That day, Will takes them into town to buy them clothes, and also has Dicey tell a pastor about Rudyard. The pastor asks her to talk to the police, but she declines. Later, Dicey decides that she is glad she remembers Momma and wants Sammy and Maybeth to remember her, too. That night, Dicey begins to notice that the circus acts are contrived and pre-planned, down to the smallest mishaps and clowning, and Dicey is slightly bothered by this. The days pass in a blur, and soon they are in Salisbury.
Rudyard demonstrates to the children more than any other character in the book just how vulnerable they are on their own. Rudyard has a place in which he could hold them if he wanted, he has money which tempted the children onto his land in the first place, he has an angry dog and a car to pursue them, and he has the credibility and legal power of an adult, which he tries to abuse when he tells Will and Claire that he is the Tillermans' foster father. After their encounter with the man, fears crowd Dicey's mind, as she envisions the possible evil lurking inside every house they pass. She worries that their grandmother may not be a good person either. Rudyard has broken the illusion that they are independent and self-sufficient, and now worries for their safety consume Dicey as worries about money once did.
Eunice embodies one disastrous outcome for the Tillerman children: the breaking of their spirits and the eventual breaking of the bond between the children. Rudyard embodies a far more sinister outcome. By abandoning the chance Eunice offered them, the Tillermans are taking the risk of falling under the power of an evil person like Rudyard. This risk demonstrates how dearly they hold the possibility of becoming, or retaining, their status as a family. The risk also demonstrates that they have come to rely not only on their own ingenuity, but also on luck and the kindness of the people they meet. Will and Claire save the Tillermans from Rudyard, demonstrating that the good in the world counterbalances if not outweighs the evil. Dicey is a pragmatic and unsentimental girl; she sees that chance affects her life and comes neither to self-indulgently expect good fortune at every turn, nor pessimistically expect bad fortune. Dicey learns to accept good and evil in stride, and does not let their existence color her expectations for her future.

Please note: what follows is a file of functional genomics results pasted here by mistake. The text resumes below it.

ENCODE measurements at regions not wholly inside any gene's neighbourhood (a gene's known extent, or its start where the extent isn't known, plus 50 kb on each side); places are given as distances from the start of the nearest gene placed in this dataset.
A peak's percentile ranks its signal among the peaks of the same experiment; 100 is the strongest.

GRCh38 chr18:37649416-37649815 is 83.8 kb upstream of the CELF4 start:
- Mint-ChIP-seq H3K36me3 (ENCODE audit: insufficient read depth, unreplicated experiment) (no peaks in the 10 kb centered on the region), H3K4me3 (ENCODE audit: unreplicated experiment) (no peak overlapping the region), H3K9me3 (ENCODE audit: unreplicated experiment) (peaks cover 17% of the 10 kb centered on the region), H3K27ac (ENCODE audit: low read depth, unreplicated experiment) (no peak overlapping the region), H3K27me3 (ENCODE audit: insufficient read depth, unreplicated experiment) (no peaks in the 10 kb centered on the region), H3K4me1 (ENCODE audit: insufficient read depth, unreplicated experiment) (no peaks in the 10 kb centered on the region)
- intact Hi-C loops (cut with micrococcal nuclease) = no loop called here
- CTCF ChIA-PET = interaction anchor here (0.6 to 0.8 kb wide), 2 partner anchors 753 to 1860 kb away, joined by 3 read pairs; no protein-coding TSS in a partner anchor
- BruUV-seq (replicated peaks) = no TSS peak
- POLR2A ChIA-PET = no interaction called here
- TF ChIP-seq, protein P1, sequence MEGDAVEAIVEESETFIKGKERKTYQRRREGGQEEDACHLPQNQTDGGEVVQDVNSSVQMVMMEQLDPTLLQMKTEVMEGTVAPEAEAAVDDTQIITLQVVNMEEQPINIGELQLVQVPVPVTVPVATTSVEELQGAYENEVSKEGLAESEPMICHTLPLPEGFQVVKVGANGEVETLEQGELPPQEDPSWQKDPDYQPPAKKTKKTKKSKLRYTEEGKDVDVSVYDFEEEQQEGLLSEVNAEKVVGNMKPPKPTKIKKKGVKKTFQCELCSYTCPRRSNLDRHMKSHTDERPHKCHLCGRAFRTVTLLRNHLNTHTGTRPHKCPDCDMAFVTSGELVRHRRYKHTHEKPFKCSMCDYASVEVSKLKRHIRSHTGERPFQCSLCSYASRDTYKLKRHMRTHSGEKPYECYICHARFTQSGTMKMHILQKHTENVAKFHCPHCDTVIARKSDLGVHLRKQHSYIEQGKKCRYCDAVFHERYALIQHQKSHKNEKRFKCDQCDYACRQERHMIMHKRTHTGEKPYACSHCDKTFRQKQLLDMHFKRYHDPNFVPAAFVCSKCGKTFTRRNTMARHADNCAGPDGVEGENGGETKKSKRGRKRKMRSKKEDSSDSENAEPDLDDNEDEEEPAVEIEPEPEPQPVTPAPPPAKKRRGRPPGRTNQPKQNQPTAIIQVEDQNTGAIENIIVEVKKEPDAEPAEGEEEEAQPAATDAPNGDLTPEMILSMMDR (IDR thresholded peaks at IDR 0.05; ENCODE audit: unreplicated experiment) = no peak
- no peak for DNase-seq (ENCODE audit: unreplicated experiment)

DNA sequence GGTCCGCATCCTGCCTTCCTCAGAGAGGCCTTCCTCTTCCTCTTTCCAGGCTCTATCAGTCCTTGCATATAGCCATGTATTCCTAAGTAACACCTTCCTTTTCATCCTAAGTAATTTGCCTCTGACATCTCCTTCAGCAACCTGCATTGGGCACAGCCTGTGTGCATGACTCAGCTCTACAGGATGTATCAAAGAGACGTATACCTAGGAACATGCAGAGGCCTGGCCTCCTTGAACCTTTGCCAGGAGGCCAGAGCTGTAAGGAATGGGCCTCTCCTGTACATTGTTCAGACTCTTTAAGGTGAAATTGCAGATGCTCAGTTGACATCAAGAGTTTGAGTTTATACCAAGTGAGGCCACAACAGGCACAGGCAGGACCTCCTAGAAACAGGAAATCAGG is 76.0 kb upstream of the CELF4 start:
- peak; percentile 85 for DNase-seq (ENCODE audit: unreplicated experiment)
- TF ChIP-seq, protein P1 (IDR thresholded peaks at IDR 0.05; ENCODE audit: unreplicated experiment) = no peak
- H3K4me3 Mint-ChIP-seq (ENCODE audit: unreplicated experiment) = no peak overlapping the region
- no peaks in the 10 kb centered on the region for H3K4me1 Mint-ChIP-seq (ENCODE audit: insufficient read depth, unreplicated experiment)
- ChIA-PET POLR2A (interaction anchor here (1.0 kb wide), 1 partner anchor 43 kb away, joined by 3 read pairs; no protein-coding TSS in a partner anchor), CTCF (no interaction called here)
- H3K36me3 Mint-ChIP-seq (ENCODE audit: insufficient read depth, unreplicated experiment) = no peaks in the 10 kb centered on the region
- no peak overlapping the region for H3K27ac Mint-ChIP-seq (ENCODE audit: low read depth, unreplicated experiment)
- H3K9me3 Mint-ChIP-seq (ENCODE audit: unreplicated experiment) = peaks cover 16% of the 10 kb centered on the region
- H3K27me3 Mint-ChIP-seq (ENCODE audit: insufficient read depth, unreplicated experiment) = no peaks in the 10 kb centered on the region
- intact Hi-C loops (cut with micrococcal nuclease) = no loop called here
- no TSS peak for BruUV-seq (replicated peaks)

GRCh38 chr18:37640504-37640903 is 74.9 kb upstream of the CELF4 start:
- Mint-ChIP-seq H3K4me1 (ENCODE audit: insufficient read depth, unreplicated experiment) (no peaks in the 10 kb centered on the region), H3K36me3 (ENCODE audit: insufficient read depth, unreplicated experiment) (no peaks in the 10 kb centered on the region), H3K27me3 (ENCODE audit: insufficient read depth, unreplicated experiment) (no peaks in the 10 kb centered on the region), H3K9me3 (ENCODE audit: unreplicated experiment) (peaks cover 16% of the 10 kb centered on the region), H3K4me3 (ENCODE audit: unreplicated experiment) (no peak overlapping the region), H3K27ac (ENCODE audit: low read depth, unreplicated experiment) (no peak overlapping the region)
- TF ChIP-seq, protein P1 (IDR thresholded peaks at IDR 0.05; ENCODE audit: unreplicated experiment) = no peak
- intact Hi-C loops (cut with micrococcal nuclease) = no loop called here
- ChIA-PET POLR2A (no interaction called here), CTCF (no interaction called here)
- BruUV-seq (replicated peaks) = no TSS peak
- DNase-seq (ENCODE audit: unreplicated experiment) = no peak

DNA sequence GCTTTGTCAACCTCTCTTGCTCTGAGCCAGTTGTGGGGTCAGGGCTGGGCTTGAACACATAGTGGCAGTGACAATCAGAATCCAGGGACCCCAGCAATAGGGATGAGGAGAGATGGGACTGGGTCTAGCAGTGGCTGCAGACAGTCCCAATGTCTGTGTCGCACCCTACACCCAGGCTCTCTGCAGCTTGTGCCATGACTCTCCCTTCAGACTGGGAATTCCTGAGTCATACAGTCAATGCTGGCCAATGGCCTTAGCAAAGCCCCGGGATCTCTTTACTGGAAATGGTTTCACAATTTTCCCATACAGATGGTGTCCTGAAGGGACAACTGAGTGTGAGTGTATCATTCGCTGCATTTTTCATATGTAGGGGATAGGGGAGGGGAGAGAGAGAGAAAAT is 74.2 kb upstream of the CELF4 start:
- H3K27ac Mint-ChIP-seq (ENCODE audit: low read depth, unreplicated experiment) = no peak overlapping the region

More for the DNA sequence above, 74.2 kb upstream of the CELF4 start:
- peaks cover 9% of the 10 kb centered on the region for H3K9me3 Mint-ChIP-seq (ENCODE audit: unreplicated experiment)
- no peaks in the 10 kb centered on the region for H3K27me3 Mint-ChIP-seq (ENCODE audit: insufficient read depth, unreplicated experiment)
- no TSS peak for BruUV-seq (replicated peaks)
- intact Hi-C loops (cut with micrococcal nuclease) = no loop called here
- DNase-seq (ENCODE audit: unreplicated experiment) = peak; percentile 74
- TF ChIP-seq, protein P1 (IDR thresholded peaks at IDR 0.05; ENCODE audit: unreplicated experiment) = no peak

The circus symbolizes the Tillermans: like the Tillermans, it moves around from place to place, making transient friends, and putting on a show of illusions, for the entertainment of others and for the furtherance of its own ends. During her stay at the circus, Dicey's own infatuation with transience, sparked first by their hard but successful journey from Peewauket to Bridgewater, and intensified by her brief experience sailing, grows even stronger. She often finds herself lost in dreamy contemplation of life and its vicissitudes during their days with Will and Claire. While Dicey is part of the circus, she learns a valuable lesson about letting go. She learns to let go of her worries about money and the future. She reasons that she must trust herself to provide for herself in the future, for she has a limited ability to control the future, and only wastes her own time and energy trying to prepare for whatever contingency she can imagine. Dicey's experience with Rudyard teaches her that worrying about money for tomorrow can cause problems today. When she begins to worry about her grandmother and all the possible outcomes of their meeting, she realizes she cannot even anticipate, much less plan for, every possible outcome. Thus, Dicey finds a greater peace with the indeterminacy of their journey.